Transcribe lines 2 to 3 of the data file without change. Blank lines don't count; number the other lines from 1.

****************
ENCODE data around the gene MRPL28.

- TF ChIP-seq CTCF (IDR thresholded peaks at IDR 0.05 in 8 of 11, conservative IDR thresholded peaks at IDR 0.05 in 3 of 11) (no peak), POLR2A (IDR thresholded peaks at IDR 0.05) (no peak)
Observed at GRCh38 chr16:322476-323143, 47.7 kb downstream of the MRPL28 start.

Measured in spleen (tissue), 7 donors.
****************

- TF ChIP-seq CTCF (IDR thresholded peaks at IDR 0.05 in 8 of 11, conservative IDR thresholded peaks at IDR 0.05 in 3 of 11) (no peak), POLR2A (IDR thresholded peaks at IDR 0.05) (no peak)
Observed at GRCh38 chr16:322476-323143, 47.7 kb downstream of the MRPL28 start.